Cultures of Humanity in Transition - Human Rights and Understandings of the Human in the 21st Century 2020 Conference

Country: Germany

City: Vechta

Abstr. due: 15.02.2020

Dates: 13.11.20 — 14.11.20

Area Of Sciences: Philosophy; Law;

Organizing comittee e-mail: and

Organizers: University of Vechta


The critique of humanism, as well as of poststructuralist, posthumanist, system-theoretical and cultural discourses have accelerated in recent decades what Friedrich Tenbruck deplored as the elimination of the human being from our languages. However, concepts of humanity are slowly beginning to play a somewhat greater role again, in both academic discourses, and more generally in social and political discourses.

In view of different problems that are revealed in our societies, and that are taken up in one way or another by the social sciences and humanities, the question of the human being is also being rearticulated. The resurgence of inhuman politics in exactly those countries previously notable for their humanist and democratic traditions; the problematically shifting relations of human beings both to each other and to their non-human environments, which on a global level is visible in terms of increasing human violence and accelerated environmental destruction; the growing importance of identitarian movements--all these crisis phenomena can only be meaningfully analysed if we succeed in counteracting the increasing fragmentation of knowledge and of social forms of life, by developing an orientation and sense of meaning that normatively looks at the human being as a whole once again.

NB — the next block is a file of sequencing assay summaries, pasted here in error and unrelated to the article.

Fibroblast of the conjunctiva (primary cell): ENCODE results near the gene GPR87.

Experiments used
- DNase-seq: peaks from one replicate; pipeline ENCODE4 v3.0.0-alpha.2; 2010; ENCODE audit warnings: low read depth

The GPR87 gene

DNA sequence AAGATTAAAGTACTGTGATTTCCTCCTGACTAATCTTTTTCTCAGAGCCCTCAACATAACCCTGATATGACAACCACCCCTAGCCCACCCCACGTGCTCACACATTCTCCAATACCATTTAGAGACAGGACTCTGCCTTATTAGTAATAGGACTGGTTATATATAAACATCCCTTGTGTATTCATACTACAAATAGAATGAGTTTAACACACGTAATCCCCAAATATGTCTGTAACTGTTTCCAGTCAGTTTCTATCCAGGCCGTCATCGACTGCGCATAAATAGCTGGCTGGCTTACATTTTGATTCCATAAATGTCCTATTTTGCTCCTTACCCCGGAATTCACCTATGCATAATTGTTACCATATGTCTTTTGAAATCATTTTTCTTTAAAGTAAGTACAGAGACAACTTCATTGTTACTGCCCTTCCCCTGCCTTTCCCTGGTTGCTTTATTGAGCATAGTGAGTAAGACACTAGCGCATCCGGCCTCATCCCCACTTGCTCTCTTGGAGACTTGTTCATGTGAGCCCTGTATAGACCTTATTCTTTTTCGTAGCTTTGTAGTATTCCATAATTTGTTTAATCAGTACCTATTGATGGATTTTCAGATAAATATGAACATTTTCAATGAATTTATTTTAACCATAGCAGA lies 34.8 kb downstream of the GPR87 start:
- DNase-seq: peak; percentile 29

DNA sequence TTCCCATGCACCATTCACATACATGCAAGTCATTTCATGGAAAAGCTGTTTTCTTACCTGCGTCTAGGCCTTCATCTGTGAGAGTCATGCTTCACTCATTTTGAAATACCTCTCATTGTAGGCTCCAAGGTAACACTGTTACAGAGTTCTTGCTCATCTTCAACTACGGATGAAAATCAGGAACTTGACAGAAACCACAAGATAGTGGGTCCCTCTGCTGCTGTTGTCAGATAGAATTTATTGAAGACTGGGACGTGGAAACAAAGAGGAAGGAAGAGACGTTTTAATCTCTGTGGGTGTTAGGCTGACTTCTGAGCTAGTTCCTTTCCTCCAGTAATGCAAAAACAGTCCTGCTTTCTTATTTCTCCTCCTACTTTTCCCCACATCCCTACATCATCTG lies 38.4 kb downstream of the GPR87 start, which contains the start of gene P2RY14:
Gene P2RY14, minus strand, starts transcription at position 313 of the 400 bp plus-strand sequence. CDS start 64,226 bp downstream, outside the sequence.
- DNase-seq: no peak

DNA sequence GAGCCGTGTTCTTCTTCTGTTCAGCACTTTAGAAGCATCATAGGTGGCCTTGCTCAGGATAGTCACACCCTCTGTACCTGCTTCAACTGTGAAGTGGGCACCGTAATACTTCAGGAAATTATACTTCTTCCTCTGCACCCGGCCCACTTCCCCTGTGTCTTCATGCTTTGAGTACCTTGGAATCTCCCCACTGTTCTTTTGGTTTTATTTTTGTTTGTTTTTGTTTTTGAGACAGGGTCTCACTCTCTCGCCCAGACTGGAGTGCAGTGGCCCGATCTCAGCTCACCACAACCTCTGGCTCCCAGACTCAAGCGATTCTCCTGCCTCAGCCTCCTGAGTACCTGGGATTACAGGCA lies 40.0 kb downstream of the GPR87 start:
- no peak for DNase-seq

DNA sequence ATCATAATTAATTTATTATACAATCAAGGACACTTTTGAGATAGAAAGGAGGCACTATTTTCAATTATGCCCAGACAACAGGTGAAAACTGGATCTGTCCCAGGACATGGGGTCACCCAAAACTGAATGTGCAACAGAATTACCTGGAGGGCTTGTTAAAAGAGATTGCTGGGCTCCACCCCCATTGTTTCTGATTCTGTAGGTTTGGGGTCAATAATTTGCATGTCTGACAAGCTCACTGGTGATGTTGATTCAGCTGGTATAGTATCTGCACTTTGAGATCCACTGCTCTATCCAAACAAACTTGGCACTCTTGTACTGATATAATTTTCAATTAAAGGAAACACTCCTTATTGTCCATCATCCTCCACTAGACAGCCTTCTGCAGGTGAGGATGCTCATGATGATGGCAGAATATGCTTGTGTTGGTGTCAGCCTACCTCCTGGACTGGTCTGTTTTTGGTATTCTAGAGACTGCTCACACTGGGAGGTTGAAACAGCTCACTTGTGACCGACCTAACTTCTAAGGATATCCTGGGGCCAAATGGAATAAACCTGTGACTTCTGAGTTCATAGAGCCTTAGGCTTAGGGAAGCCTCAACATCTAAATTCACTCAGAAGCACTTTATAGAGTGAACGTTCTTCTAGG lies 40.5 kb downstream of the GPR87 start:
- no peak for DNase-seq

Objectives: This conference is dedicated to this task by trying to collect concepts of the human and humanity that have developed and are developing in different contexts. Historical models will be remembered, but current debates will also be analysed. Whether it is the discussions conducted under the heading of the Anthropocene, the debate on alternative forms of human sociality, aspects of gender and diversity, social norms, cultural imaginations, collective experiences, or the complex cognitive and ethical consequences of information technologies: all these debates are characterized by the fact that the ideas of the human and humanity articulated in them are not anchored in an essentialist anthropology, but rather are being constantly renegotiated.

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